Captain C. H. Upham, V.C., was commanding a Company of New Zealand troops in the Western Desert during the operations which culminated in the attack on El Ruweisat Ridge on the night of 14th–15th July, 1942. In spite of being twice wounded, once when crossing open ground swept by enemy fire to inspect his forward sections guarding our mine-fields and again when he completely destroyed an entire truck load of German soldiers with hand grenades, Captain Upham insisted on remaining with his men to take part in the final assault. During the opening stages of the attack on the ridge Captain Upham's Company formed part of the reserve battalion, but, when communications with the forward troops broke down and he was instructed to send up an officer to report on the progress of the attack, he went out himself armed with a Spandau gun and, after several sharp encounters with enemy machine gun posts, succeeded in bringing back the required information. Just before dawn the reserve battalion was ordered forward, but, when it had almost reached its objective, very heavy fire was encountered from a strongly defended enemy locality, consisting of four machine gun posts and a number of tanks.Captain Upham, without hesitation, at once led his Company in a determined attack on the two nearest strongpoints on the left flank of the sector. His voice could be heard above the din of battle cheering on his men and, in spite of the fierce resistance of the enemy and the heavy casualties on both sides, the objective was captured. Captain Upham, during the engagement, himself destroyed a German tank and several guns and vehicles with grenades and although he was shot through the elbow by a machine gun bullet and had his arm broken, he went on again to a forward position and brought back some of his men who had become isolated. He continued to dominate the situation until his men had beaten off a violent enemy counter-attack and consolidated the vital position which they had won under his inspring leadership. Exhausted by pain from his wound and weak from loss of blood Captain Upham was then removed to the Regimental Aid Post but immediately his wound had been dressed he returned to his men, remaining with them all day long under heavy enemy artillery and mortar fire, until he was again severely wounded and being now unable to move fell into the hands of the enemy when, his gallant Company having been reduced to only six survivors, his position was finally overrun by superior enemy forces, in spite of the outstanding gallantry and magnificent leadership shown by Captain Upham.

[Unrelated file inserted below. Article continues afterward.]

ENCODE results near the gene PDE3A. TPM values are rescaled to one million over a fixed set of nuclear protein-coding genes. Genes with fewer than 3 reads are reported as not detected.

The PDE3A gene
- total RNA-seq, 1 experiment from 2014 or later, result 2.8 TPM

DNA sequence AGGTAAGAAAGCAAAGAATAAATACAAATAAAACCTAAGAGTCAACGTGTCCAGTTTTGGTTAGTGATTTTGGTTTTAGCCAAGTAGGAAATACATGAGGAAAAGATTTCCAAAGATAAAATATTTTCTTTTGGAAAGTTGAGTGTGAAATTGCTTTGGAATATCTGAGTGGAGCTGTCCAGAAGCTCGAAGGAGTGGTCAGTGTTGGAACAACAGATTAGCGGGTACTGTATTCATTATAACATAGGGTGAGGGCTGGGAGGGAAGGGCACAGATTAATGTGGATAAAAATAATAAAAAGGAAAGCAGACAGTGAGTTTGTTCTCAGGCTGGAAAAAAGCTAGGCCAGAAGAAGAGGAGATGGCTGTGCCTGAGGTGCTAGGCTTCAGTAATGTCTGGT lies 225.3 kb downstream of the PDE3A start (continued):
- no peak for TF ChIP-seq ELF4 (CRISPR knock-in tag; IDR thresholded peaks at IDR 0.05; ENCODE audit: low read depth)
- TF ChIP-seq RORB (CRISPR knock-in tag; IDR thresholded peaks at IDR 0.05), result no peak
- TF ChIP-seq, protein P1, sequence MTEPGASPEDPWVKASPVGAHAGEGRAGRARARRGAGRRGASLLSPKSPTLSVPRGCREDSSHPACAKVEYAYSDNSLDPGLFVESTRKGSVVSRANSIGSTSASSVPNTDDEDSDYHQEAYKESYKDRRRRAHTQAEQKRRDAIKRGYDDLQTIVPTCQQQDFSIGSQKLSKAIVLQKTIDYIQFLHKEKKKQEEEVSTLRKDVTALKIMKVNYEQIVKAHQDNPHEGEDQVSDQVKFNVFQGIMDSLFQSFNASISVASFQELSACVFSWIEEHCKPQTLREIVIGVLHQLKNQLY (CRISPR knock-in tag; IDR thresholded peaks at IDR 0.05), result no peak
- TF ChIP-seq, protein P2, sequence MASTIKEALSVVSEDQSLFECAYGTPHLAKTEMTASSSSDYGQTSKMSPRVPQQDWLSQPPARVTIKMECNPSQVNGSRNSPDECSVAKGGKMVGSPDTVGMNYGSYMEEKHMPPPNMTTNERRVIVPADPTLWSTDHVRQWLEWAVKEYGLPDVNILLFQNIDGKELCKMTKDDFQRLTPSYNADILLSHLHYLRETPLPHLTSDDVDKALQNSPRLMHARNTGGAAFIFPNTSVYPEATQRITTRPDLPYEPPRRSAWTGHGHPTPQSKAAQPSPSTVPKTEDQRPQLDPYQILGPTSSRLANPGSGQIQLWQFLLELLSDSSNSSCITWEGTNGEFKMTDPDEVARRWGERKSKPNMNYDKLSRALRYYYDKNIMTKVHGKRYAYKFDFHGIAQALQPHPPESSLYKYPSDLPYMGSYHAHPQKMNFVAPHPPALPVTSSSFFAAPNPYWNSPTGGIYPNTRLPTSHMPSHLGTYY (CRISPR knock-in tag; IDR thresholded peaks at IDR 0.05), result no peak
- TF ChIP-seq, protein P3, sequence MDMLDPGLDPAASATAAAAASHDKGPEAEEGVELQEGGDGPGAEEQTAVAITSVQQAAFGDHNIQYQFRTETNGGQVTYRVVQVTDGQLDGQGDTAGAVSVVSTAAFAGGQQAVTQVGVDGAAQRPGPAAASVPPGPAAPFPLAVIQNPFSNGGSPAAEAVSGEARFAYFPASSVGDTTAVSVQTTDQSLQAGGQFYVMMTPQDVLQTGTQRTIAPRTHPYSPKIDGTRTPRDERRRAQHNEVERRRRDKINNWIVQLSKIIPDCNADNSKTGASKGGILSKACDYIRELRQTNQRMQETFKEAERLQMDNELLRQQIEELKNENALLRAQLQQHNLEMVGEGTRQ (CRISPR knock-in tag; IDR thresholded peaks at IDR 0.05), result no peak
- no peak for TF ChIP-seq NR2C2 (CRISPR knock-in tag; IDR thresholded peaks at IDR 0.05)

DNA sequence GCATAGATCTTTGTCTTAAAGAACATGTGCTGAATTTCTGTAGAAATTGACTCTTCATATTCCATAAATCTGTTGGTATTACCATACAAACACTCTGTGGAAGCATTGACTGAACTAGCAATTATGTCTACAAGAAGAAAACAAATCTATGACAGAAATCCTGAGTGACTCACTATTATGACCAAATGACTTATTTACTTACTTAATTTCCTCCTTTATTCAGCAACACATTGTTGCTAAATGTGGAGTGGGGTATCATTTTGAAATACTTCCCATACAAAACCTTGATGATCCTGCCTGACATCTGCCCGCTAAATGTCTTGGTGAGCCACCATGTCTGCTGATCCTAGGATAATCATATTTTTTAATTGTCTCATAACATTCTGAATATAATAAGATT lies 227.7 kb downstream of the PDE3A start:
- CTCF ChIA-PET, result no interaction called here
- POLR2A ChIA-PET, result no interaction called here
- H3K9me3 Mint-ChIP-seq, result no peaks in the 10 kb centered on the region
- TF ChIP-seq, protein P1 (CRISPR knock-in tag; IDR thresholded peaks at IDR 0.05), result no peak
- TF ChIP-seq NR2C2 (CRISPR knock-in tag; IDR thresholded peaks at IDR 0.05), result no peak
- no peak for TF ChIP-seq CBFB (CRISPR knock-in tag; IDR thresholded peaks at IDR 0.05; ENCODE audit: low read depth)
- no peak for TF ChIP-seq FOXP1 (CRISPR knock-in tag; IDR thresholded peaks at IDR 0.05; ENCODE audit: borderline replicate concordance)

— London Gazette, 26 September 1945.
At Ruweisat Ridge he was wounded and captured by the Germans. After trying to escape from captivity several times Upham was sent to the notorious Colditz Castle prison in Germany during 1944. Following his liberation in 1945 and investiture for his first, military authorities decided that his actions at Minqâr Qaim and Ruweisat Ridge merited the addition of a bar to his VC.
With this award, Upham became the third man to be awarded a Bar to the VC. The previous recipients were Captain Arthur Martin-Leake and Captain Noel Godfrey Chavasse, both doctors serving in the Royal Army Medical Corps. Martin-Leake received his VC for rescuing wounded under fire in the Second Boer War, and the Bar for similar actions in the First World War. Chavasse was similarly decorated for two such actions in the First World War, subsequently dying of wounds received during his second action. Neither of these men were combatants, so Upham remains the only fighting soldier to have been decorated with the VC and Bar.